Business Writing

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Syntax Training | Lynn Gaertner-Johnston

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November 03, 2015

Comments

Ellen Wynkoop

THANK YOU! I can't believe the number of times I've seen apostrophes used to make plurals. Personally, it's one of my pet peeve's.

Lynn Gaertner-Johnston

Ellen, good one! I like your peeve's.

Lynn

Cathy Miller

Very helpful, Lynn. Words that end in s can be tricky. I have read a difference of opinion when it come to adding apostrophe s. Example: Arkansas' versus Arkansas's.

If we're sharing pet peeves, mine is a bit off topic (typical):-) Example: it's versus its.

Lynn Gaertner-Johnston

Hi Cathy,

Thanks for stopping by. Arkansas' vs. Arkansas's--that's a fine topic for another day.

Your peeve is mine too. Great minds peeve alike!

Lynn

Bas Pellenaars

The owners of that store must be Dutch. We use "'s" to make expressions plural. Being a Dutchie and living in the US, this is one of the things that occasionally confuses me. Lynn, your article, as often is the case, helps me with these tiny issues and keeps me on the right grammar track.

Lynn Gaertner-Johnston

Bas, thank you for the information. I had no idea Dutch used apostrophes to form plurals. If you see this comment, would you please write this message in Dutch:

--We write reports.

I would like to see what it looks like.

Thanks for stopping by.

Lynn

Bas Pellenaars

Hi Lynn,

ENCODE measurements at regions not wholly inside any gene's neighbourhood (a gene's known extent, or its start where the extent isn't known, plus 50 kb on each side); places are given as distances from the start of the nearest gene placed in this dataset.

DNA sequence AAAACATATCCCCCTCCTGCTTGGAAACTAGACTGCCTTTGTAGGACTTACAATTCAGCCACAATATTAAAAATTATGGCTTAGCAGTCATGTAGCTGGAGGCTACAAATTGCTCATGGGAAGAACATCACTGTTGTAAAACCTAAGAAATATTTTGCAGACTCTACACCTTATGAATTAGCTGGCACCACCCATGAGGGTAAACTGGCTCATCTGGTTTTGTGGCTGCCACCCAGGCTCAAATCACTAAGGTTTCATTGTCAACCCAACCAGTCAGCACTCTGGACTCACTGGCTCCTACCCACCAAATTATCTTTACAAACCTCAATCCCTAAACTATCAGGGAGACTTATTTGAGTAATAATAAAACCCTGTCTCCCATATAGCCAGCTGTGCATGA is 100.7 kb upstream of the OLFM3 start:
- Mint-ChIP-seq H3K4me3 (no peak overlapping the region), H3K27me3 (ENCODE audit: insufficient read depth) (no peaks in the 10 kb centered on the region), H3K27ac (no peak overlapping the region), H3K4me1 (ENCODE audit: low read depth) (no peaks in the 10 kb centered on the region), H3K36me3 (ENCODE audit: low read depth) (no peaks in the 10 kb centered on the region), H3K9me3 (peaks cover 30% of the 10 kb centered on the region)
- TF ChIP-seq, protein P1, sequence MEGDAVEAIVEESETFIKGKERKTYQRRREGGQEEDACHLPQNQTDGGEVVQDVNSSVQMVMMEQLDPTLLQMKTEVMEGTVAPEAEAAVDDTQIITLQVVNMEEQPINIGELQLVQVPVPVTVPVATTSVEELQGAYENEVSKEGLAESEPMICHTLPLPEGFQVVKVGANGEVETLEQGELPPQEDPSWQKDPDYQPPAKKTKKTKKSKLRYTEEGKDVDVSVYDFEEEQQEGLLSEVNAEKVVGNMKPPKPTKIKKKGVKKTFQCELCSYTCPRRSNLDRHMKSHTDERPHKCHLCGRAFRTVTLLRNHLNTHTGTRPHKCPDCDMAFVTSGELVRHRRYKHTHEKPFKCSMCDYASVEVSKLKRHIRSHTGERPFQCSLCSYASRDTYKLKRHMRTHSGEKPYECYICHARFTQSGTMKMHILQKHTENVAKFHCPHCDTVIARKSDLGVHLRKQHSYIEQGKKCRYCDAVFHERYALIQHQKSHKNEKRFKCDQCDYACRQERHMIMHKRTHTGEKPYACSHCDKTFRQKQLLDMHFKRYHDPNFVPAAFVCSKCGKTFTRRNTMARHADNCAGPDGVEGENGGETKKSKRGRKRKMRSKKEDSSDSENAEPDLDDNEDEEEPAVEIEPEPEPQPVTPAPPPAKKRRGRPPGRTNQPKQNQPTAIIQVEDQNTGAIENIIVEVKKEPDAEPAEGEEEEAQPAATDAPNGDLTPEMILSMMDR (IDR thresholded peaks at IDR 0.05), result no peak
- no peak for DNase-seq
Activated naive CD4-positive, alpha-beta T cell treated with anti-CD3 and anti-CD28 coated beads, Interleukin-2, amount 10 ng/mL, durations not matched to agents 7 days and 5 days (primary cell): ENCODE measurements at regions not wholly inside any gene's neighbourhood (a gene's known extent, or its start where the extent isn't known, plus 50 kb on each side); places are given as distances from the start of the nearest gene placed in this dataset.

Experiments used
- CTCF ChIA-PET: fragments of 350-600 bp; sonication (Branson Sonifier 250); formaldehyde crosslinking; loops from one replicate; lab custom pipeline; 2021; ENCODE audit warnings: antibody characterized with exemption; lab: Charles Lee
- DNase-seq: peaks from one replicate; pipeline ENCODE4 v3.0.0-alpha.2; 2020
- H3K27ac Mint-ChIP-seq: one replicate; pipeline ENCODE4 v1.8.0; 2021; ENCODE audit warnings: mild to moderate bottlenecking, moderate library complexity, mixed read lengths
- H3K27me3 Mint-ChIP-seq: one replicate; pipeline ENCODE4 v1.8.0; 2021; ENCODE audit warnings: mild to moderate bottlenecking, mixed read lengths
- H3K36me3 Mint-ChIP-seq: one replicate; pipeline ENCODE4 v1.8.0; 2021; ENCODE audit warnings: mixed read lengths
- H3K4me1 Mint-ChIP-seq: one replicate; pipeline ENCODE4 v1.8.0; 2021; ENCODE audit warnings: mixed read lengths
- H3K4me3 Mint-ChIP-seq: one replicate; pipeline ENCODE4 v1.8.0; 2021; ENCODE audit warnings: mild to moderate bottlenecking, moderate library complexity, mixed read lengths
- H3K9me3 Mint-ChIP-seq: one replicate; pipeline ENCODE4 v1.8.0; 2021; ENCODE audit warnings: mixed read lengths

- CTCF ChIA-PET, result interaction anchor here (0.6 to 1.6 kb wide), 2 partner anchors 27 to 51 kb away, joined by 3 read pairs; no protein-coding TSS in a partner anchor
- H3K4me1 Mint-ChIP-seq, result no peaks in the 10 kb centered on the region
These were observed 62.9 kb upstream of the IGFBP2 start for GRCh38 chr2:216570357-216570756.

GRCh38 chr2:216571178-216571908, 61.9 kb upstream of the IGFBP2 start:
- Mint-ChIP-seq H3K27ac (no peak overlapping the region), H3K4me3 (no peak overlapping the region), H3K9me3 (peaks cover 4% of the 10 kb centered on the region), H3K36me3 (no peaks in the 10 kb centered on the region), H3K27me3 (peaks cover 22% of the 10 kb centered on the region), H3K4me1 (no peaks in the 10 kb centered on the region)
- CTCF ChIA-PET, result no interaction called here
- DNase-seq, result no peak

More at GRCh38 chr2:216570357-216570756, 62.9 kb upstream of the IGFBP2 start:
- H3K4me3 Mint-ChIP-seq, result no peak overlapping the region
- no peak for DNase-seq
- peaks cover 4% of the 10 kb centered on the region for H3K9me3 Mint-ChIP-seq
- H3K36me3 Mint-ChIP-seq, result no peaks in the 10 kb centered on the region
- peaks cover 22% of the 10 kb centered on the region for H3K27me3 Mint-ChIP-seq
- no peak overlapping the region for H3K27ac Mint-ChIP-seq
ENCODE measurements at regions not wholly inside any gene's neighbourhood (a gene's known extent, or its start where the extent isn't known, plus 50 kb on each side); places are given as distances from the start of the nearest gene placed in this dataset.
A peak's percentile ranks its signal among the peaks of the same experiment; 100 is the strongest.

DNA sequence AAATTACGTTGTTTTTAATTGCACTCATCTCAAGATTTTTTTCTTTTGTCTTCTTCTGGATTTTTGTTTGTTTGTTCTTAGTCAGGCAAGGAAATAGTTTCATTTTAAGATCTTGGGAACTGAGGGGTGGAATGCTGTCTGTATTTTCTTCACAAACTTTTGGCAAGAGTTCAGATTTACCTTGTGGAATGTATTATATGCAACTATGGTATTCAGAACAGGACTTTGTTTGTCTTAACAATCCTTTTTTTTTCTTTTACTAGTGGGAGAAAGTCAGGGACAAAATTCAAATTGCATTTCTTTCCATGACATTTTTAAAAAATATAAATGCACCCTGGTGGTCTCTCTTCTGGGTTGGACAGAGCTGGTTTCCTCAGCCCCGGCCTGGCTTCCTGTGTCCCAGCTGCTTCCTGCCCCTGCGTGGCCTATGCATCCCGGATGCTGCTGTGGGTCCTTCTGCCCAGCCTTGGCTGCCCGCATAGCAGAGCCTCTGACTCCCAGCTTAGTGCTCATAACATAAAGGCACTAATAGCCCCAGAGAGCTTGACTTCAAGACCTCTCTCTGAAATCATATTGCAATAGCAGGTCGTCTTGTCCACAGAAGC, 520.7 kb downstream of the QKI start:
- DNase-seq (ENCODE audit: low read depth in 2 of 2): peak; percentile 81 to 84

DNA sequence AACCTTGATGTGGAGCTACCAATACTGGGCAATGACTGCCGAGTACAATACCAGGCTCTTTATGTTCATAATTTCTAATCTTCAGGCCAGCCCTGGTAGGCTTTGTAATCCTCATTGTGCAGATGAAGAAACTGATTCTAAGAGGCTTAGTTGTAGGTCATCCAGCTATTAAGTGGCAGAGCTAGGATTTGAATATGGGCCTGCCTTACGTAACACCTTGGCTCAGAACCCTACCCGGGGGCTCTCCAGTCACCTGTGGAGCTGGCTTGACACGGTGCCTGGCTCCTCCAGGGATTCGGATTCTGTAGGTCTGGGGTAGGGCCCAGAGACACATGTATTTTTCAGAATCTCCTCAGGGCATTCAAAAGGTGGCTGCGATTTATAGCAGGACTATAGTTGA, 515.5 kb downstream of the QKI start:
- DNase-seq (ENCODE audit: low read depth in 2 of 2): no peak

We write reports.

=

Wij schrijven rapporten.

Although you could use the word report as well, I think. The Dutch are very good in incorporating English words.

Lynn Gaertner-Johnston

Hi Bas,

Thank you for your example. I see that the word "rapporten" does not include an apostrophe in the plural. Can you share a plural that does include an apostrophe?

I apologize for my delayed response to your comment.

Lynn

Kay Woo

Hi Lynn,

Thanks for another informative post!

This reminds me of a discussion/debate I recently had with a friend. Though it didn't address the same issues, it was also on the topic of making plurals.

The question was regarding the correct way of making the last name 'Morris' plural.

The options were:
(a) Morris';
(b) Morris's; and
(c) Morrises.

I was certain that the correct answer would be (b), but it turned out (c) was the correct answer.

It doesn't make sense to me to modify a last name.

Could you please clarify my confusion?

Kay

Lynn Gaertner-Johnston

Hi Kay,

As you noticed, we do not make names plural by adding apostrophes. We add an s or es to the name:

Woos
Johnstons
Steins
Gomezes
Rosses
Foxes

If the name ends in s, x, ch, sh, or z, add es to form the plural. Otherwise, add just s.

When a name is difficult to pronounce with an extra syllable added--for example, Hastings as Hastingses--it's correct to drop the final syllable and refer to the people as "the Hastings."

Lynn

Kay Woo

Hi Lynn,

Thanks for your response.

If I understand correctly, the same basic rules apply for pluralizing names as those when pluralizing other nouns in English.

I'm not sure where I got the idea of not modifying proper nouns from.

Kay

Lynn Gaertner-Johnston

Hi Kay,

There IS a difference between plural nouns and plural names. We often change the spelling to form the plural of common nouns. Two examples are:

candy = candies
half = halves

We do not change the spelling of names (proper nouns) when we make them plural. Mr. and Mrs. Candy are the Candys. Mr. and Mrs. Half are the Halfs.

Lynn

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